It is known that the lipid composition within a cellular membrane can influence membrane protein structure and function. In this Article, we investigated how structural changes to a membrane protein upon substrate binding can impact the lipid bilayer. To carry out this study, we reconstituted the secondary active drug transporter EmrE into a variety of phospholipid bilayers varying in headgroup and chain length and carried out differential scanning calorimetry (DSC) and solid-state NMR experiments. The DSC results revealed a difference in cooperativity of the lipid phase transition for drug-free EmrE protonated at glutamic acid 14 (i.e., proton-loaded form) and the tetraphenylphosphonium (TPP+) bound form of the protein (i.e., drug-loaded form). To complement these findings, we acquired magic-angle-spinning (MAS) spectra in the presence and absence of TPP+ by directly probing the phospholipid headgroup using 31P NMR. These spectra showed a reduction in lipid line widths around the main phase transition for samples where EmrE was bound to TPP+ compared to the drug free form. Finally, we collected oriented solid-state NMR spectra on isotopically enriched EmrE that displayed chemical shift perturbations to both transmembrane and loop residues upon TPP+ binding. All of these results prompt us to propose a mechanism whereby substrate-induced changes to the structural dynamics of EmrE alters the surrounding lipids within the bilayer.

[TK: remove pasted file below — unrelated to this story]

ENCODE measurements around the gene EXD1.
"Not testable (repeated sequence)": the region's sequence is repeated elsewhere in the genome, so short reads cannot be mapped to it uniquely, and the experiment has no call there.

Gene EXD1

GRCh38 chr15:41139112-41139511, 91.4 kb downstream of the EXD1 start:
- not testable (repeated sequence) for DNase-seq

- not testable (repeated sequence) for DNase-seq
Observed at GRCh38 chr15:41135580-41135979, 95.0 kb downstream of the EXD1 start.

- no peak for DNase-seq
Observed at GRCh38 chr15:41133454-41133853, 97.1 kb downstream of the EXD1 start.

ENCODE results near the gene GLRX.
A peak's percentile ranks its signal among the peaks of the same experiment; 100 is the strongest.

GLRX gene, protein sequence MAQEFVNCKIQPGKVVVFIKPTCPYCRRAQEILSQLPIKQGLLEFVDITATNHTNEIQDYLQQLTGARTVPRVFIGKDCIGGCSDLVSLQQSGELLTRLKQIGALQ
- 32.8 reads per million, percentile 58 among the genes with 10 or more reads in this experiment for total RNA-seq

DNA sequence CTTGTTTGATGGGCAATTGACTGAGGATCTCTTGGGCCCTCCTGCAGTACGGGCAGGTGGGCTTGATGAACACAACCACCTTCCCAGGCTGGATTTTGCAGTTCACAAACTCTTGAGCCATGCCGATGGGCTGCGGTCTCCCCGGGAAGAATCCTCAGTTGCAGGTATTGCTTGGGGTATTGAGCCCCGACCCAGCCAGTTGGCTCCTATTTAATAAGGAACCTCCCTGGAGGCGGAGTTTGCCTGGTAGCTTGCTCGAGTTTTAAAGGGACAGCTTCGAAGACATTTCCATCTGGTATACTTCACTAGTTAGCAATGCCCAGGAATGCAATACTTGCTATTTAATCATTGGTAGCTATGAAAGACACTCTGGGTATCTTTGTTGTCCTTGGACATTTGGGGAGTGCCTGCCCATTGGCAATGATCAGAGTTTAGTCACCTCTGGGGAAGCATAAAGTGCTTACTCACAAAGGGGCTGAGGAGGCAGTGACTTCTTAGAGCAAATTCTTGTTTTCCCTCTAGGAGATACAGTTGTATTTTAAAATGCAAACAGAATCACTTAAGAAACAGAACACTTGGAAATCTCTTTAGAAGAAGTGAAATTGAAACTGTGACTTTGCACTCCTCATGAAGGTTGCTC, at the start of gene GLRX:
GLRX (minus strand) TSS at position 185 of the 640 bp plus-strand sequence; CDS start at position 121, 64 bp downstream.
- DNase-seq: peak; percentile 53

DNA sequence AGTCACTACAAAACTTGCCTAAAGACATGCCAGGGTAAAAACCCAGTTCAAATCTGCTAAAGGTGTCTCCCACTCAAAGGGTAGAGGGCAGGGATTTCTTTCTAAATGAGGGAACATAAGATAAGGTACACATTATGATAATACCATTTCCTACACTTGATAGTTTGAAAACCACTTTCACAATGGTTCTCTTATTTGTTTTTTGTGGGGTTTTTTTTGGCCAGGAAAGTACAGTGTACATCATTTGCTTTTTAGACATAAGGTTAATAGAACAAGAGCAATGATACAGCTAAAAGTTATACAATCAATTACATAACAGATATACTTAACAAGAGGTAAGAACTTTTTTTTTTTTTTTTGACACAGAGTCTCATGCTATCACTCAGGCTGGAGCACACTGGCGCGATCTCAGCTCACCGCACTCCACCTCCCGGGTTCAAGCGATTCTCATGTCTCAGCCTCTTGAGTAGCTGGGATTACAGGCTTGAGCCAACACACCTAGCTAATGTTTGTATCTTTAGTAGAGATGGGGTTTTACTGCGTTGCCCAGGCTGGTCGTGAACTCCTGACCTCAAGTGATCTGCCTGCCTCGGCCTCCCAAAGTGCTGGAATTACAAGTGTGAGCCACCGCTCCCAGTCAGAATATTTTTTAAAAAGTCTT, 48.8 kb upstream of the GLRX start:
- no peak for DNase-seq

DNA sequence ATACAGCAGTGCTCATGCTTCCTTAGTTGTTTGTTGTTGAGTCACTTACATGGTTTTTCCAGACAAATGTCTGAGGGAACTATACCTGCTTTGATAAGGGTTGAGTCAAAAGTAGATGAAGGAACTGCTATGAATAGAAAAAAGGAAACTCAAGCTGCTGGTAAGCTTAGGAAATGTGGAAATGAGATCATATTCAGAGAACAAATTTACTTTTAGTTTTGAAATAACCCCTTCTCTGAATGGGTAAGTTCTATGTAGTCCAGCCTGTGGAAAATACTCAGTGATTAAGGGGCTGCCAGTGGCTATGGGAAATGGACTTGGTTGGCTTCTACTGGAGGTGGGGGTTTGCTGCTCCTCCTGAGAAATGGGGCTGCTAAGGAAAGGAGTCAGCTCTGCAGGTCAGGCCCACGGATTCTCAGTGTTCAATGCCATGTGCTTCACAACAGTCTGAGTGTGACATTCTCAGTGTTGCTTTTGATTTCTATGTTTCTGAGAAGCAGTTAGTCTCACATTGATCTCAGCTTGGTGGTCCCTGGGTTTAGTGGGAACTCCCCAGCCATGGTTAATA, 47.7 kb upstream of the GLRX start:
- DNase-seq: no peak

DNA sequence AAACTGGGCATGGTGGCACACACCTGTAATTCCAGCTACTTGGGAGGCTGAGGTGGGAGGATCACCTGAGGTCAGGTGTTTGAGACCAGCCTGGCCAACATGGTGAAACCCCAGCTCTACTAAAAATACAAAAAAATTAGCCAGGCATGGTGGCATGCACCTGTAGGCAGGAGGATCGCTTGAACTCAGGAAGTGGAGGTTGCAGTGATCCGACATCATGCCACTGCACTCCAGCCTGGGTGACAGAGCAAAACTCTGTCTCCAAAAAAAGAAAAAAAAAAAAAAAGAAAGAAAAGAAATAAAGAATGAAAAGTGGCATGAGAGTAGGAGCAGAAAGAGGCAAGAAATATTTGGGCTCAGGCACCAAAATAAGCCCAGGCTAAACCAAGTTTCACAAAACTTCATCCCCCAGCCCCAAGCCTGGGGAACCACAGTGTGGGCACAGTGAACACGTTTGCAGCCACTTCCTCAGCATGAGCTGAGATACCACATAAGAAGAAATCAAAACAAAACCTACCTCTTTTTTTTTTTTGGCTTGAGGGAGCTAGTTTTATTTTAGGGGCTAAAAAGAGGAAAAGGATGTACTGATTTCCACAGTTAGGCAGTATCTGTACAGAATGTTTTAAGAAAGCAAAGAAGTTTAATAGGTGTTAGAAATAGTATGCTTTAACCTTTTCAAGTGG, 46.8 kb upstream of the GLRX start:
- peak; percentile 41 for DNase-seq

ASJC Scopus subject areas
- Physical and Theoretical Chemistry
- Surfaces, Coatings and Films
- Materials Chemistry